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Big Guns


Big Guns by Nina Segal at The Yard Theatre, London E9

“Why don’t I like it? I’m with Chandler…”

There’s a scene in Friends where Chandler finds himself alone in the front row of a fringe theatre, wondering where all the others are. Just before he leaves, the lights go dark and an actress walks on stage and yells ‘Why don’t you like me?’ He stays, too embarrassed to exit.

Big Guns is not as bad as Why Don’t You Like Me? but there were some moments early on when Chandler’s predicament kept rushing to my mind.

[Debra Baker and Jessye Romeo]

The two characters in the play - conveniently called One and Two - although that is irrelevant because they never name each other - tell a story in the second person. An event has occurred and they have witnessed it - ‘we’ have witnessed it - and we are told what we think and what we do. The whole piece/script is in the form of poetry, a kind of Beatnik performance that I assumed no one actually did anymore.

That and the image of Chandler kept making me smile - inappropriately, given the intent of the story. We’ve been watching things, trawling the internet, communicating with the world from the safety of our home. But we see something. Or, rather, it is about the happen and the anticipation, the stress is unbearable. A video (or is it live? Is it real?) where a man with a gun enters a room. There’s violence. We can’t look away. There are sounds and visions we will never forget. The gruesome event has lodged into our mind. We are scared and alone.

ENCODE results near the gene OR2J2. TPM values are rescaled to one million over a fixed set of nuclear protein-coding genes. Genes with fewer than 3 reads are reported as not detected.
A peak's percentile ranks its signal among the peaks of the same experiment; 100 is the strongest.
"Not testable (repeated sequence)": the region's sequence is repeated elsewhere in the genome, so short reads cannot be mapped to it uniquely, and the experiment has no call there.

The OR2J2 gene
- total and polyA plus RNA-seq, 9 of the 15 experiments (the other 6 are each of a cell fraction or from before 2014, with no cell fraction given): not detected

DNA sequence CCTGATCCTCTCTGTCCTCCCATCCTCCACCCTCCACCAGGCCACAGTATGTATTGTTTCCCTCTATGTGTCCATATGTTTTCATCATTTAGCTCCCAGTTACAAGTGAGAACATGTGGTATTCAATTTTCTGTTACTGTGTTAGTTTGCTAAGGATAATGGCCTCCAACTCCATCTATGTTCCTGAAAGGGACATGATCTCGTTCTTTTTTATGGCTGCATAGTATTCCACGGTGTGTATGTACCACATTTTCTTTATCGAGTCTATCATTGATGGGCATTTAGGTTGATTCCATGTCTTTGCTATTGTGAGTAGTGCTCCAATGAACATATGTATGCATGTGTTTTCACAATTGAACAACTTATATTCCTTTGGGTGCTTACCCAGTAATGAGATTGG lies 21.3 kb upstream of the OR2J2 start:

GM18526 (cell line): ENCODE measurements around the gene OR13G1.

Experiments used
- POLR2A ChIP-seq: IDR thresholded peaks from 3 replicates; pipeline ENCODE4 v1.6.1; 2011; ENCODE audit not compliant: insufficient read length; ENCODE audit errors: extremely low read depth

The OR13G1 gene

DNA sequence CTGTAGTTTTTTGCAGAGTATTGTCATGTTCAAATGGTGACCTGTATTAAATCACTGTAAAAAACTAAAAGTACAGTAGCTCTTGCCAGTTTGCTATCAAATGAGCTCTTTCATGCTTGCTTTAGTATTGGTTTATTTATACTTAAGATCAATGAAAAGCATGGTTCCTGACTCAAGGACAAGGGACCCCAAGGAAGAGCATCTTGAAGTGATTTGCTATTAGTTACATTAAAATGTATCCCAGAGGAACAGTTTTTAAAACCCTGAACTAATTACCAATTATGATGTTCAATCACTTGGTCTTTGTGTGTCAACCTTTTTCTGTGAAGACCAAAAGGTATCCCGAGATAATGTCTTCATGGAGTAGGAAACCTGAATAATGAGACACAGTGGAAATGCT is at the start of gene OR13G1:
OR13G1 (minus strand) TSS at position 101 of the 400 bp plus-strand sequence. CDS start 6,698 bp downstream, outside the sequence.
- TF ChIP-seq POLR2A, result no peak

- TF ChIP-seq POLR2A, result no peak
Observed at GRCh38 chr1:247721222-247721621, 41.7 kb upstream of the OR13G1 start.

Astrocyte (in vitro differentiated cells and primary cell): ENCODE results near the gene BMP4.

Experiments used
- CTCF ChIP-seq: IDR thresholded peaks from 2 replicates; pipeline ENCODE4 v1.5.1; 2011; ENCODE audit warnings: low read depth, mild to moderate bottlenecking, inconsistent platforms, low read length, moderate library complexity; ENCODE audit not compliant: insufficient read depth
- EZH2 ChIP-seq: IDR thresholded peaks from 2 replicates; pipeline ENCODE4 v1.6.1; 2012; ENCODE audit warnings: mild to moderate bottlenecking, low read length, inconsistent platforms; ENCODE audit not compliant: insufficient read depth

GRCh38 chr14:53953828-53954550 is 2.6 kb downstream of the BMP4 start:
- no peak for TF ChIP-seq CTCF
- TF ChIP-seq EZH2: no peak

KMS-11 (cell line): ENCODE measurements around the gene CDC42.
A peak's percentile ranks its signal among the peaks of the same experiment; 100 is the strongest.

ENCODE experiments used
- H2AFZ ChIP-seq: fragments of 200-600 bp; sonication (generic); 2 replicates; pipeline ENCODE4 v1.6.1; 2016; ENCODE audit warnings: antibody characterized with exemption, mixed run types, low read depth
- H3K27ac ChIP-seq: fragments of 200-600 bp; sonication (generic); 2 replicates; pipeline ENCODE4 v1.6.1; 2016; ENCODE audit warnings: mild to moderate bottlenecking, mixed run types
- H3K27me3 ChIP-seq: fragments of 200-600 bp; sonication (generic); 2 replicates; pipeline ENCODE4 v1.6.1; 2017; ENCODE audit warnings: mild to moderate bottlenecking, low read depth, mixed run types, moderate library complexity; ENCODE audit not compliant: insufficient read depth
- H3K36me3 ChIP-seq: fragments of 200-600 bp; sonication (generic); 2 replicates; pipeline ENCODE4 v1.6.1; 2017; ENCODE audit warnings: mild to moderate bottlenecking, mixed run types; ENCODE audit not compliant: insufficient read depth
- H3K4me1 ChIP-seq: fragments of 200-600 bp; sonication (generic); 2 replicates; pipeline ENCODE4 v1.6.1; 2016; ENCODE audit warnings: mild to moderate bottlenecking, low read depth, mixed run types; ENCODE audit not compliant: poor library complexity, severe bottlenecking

[Debra Baker]

What is fantastic about Big Guns is the premise, the setting (the Yard Theatre has a great atmosphere), the staging (strong design by Rosie Elnile), the lighting (courtesy of Katherine Williams) and the sound (from Kieran Lucas). Especially the sound.

I found the play itself to be flawed in its approach and style. The horror simply didn’t affect me. Slopping a pink milkshake onto the stage, I assume to resemble blood, simply comes across as a childish attempt at gore and effect. Some of Dan Hutton’s directorial vision works - the use of long blackouts to great effect. But I found much of the production lacking in flow, it being at the one intense level for over an hour.

[Jessye Romeo]

The cast, Jessye Romeo plays One and Debra Baker as Two, have more lines to learn than your average Beckett two-hander. They perform randomly with microphones and without, hurling popcorn and fast food around the stage, with gusto and a confidence far superior to the material.

It is a concept so full of promise that falls flat for me because of the cliched performance style. And also because I simply cannot agree with the vision of the world as this bleak and mundane. On the other hand, the friendly audience seemed to like it. Maybe it’s me? Why don’t I like it? I’m with Chandler...

[Jessye Romeo and Debra Baker]

Photographs: Mark Douet

Venue: The Yard Theatre, Unit 2a, Queen’s Yard, White Post Lane, Hackney Wick, London E9 5EN

Venue Contact: 020 3111 0570

Performances: Until Saturday 8th April 2017. Monday to Saturday 8pm.

Running Time: 70 minutes (no interval)

Facebook: /The Yard

Twitter: @YardTheatre #BIGGUNS

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